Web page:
Walking to Wayside today, I came across a man who had spent the night out on the footpath. There was a large stream of urine, flowing from his trousers across the footpath and down the gutter. I walked over to him just to check that he was ok or to see if he’d like us to organize a shower and a change of clothes. He recognized me and clearly wanted me to help him to his feet. It was a struggle getting this wobbly man to stand upright. Once the balance thing was under control, he suddenly tried to stand as upright as he could and to my surprise he saluted me and said, “Welcome to Drama Lane” and then settled back down into his wet spot on the footpath.

We don’t breathe by our own design and yet instead of a deep and profound wonder at the gift, we’re often upset because the trains are late or our feet hurt.

The odd thing about this place is that unspeakable joy and heartrending agony are never far away from each other. Out the front yesterday was a young woman who seems to always bring a sense of sadness with her. She might be 30 I guess but I’ve seen her age by 10 years in the past 12 months. Yesterday she had been drinking and was perched on our front fence looking lost. I asked if she was as lost as she looked. She replied that although life was pretty dark, that we “all need to look for the positive.” She said that we had to believe that better days were ahead, “Otherwise”, she said, “we might as well jump under that truck.” There was a large truck heading down Hughes St. I grabbed her by both hands and said, “Let’s jump!” She gave me a kiss on the cheek and said, “thanks Rev, I never expected to laugh today.”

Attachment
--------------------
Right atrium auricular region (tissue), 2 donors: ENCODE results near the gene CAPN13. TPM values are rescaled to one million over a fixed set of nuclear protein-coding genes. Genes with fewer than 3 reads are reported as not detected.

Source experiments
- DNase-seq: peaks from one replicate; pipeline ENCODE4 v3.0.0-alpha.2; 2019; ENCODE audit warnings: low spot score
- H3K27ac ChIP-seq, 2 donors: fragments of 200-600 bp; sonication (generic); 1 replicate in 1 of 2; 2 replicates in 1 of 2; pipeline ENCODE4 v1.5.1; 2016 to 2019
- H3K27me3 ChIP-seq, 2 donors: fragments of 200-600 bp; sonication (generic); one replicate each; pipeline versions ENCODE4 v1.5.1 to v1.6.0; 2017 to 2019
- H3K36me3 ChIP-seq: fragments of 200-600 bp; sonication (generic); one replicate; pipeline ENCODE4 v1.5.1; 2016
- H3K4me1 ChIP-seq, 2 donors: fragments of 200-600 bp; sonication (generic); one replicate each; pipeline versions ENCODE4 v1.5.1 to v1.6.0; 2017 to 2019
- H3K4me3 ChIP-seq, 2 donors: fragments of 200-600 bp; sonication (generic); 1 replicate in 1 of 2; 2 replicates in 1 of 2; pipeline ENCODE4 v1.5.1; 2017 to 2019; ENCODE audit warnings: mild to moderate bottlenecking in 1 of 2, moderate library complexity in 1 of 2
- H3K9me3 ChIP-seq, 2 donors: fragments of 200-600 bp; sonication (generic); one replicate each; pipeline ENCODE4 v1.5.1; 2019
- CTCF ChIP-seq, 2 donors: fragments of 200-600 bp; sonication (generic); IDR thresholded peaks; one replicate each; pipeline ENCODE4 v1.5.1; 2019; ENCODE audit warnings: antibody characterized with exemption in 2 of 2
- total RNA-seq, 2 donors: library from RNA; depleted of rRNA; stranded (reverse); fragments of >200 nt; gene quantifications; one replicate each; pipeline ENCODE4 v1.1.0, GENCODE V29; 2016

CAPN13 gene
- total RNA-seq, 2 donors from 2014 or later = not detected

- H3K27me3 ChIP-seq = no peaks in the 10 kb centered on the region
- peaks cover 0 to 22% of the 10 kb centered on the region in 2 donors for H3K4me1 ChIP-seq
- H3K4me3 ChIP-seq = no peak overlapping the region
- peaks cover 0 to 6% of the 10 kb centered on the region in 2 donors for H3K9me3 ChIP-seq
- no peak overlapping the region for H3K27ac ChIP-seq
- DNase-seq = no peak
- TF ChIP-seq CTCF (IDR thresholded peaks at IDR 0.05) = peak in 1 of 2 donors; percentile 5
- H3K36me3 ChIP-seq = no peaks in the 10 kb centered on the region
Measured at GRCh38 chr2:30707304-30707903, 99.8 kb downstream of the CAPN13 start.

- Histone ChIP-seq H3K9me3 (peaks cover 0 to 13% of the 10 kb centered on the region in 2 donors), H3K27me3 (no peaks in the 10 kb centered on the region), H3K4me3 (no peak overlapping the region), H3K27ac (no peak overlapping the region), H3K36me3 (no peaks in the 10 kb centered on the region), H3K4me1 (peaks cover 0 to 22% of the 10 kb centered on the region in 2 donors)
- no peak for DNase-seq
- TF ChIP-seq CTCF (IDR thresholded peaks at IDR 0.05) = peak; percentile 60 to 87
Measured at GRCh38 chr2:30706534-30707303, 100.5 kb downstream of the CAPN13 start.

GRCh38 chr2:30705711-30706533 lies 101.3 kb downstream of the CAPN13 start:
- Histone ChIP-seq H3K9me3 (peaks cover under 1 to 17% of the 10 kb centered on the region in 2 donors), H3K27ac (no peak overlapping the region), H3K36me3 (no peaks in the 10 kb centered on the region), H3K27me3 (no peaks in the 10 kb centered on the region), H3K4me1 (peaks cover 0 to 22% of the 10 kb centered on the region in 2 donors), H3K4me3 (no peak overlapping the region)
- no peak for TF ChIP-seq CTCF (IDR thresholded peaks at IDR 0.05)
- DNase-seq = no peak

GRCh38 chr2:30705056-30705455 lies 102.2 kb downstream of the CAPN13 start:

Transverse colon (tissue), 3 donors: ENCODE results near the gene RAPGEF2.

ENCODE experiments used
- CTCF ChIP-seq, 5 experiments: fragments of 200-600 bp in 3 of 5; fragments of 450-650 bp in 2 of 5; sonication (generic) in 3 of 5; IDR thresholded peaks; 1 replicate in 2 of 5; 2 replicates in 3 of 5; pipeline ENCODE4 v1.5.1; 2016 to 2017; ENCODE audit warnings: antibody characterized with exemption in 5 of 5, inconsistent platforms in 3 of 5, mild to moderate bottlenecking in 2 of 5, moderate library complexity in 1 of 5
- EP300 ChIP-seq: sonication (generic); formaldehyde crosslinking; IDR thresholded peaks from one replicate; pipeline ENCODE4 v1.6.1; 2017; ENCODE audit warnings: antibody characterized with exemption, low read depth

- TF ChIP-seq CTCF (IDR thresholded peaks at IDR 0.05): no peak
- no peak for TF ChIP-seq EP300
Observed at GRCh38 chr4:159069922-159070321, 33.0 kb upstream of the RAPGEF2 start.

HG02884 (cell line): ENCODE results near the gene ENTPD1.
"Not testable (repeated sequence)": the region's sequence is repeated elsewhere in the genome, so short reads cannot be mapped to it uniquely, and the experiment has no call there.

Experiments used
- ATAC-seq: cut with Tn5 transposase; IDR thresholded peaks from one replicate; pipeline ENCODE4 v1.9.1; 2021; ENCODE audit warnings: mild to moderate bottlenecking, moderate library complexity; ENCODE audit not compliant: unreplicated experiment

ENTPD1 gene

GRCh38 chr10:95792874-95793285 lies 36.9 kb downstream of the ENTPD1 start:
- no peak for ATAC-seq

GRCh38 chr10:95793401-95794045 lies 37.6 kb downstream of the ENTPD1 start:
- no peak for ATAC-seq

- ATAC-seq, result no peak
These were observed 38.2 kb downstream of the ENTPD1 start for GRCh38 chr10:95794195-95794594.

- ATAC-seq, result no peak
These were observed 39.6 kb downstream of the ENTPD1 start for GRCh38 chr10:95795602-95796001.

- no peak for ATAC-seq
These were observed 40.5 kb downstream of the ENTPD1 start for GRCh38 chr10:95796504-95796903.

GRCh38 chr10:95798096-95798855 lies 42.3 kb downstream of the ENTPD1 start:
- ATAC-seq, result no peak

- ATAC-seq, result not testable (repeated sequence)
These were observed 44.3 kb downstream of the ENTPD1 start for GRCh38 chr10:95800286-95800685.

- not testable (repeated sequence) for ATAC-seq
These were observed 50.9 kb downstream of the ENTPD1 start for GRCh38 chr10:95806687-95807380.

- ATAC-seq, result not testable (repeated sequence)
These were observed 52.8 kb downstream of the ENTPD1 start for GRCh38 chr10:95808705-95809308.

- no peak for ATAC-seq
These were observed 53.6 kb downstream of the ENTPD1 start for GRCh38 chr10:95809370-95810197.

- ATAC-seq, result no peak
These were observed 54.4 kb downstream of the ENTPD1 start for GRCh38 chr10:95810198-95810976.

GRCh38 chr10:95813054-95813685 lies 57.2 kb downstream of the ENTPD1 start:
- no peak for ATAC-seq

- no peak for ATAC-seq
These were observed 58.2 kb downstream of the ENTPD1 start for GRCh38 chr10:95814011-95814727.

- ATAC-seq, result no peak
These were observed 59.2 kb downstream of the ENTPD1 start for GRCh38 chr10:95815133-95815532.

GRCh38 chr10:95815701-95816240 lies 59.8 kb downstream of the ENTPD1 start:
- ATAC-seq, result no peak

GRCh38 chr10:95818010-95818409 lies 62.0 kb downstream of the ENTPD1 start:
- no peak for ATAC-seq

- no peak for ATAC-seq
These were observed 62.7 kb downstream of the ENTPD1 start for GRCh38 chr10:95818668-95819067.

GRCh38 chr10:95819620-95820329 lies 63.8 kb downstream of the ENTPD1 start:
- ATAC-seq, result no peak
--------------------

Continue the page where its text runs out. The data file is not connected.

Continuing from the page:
At around 8 pm last night as I was leaving Wayside, there was a woman at the back desk seeking to get some warm track pants for the night. She was an unusual size and she was telling our staff to look harder to find pants that would be suitable for her. The staff found a pair and as she took them, instead of saying, “thank you”, she said, “You people need to use your eyes!” It seemed such a silly thing to say that I added, “That’s what I’m talking about!” At this, the lady went into a spin of surprise and yelled at top note, “The Lord is on my side!” I think the staff and volunteers knew that I wasn’t the Lord and that I was on their side too.

It’s not easy to be grateful is it? I once arranged for a landlord to return two years worth of rent to some tenants so as to enable them to get out of the rental market and buy a home of their own. When we made this gift, the young couple asked where the interest on their money had gone. The lady last night walked away with new warm clothes, not happy about the gift of the clothing but because she thought the Lord had backed her up in criticism of our staff and volunteers. I guess none of us invented ourselves. We know ourselves as the product of the love or otherwise, of others. We don’t breathe by our own design and yet instead of a deep and profound wonder at the gift, we’re often upset because the trains are late or our feet hurt. In stark contrast however, the greatest stories that I have seen in recent years, have come because people have started to recognize “gift” everywhere. A dear friend, who I met here as a homeless man, says to me often, “It’s all about grace”.

Rev. Graham Long
Wayside Chapel
Originally Published in the Holiday 2010 Edition of Thirty Thousand Days: A Journal for Purposeful Living


Author Bio

Rev. Graham Long

Rev. Graham Long is the pastor at the Wayside Chapel in Potts Point, NSW, Australia. www.thewaysidechapel.com

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